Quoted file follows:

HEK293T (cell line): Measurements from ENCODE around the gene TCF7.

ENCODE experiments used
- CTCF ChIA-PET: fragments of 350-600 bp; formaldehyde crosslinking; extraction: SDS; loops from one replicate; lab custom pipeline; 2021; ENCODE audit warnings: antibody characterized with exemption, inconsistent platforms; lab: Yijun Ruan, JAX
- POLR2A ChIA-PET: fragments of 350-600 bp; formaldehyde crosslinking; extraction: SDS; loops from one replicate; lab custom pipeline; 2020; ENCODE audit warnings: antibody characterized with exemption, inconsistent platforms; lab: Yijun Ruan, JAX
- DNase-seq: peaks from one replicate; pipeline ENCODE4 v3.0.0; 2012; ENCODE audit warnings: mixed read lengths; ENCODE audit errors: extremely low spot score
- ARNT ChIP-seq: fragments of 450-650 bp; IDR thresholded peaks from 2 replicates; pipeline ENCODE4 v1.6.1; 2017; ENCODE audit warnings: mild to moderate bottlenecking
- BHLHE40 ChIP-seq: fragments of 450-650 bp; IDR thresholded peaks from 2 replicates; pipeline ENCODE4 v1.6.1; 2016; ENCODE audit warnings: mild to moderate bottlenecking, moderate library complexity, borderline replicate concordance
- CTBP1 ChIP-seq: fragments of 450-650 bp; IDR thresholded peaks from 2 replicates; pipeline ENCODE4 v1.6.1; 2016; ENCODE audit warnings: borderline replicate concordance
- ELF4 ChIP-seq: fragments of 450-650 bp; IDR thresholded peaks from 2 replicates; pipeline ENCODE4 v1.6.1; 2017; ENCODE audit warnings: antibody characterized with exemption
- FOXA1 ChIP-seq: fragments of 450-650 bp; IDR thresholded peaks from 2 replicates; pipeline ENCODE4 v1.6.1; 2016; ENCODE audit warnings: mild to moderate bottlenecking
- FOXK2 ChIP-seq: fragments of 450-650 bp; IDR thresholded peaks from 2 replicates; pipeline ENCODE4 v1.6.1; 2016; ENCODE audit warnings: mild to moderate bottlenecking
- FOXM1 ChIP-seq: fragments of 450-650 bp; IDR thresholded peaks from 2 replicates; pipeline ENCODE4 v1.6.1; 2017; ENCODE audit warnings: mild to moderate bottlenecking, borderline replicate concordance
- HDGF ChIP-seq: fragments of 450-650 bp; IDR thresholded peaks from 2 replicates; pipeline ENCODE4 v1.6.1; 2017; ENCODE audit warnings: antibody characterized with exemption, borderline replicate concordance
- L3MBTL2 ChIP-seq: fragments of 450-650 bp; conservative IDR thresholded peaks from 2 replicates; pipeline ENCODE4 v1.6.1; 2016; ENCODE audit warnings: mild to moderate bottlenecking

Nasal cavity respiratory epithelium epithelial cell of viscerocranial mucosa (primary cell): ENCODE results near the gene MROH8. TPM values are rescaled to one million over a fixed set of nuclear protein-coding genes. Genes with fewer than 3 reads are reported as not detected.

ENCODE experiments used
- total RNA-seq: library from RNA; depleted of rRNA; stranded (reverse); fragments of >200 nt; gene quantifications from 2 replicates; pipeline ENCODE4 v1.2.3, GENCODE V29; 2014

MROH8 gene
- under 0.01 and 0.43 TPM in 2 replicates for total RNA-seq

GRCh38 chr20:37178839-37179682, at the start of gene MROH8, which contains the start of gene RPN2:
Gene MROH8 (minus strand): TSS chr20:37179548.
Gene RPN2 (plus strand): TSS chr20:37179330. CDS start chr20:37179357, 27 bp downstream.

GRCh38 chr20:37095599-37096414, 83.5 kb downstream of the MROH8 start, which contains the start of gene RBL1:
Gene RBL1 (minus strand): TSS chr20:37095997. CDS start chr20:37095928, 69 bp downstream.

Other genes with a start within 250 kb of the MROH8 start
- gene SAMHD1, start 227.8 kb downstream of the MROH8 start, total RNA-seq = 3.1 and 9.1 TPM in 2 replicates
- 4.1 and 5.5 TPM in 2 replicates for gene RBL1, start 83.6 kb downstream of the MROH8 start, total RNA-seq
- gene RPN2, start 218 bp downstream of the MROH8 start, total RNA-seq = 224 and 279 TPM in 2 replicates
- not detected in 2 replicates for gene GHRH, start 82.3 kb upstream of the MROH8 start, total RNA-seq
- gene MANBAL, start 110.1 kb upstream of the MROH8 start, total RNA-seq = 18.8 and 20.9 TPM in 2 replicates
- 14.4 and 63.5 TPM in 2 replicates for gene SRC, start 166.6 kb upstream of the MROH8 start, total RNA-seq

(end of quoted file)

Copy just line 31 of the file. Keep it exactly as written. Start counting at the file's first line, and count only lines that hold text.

- 14.4 and 63.5 TPM in 2 replicates for gene SRC, start 166.6 kb upstream of the MROH8 start, total RNA-seq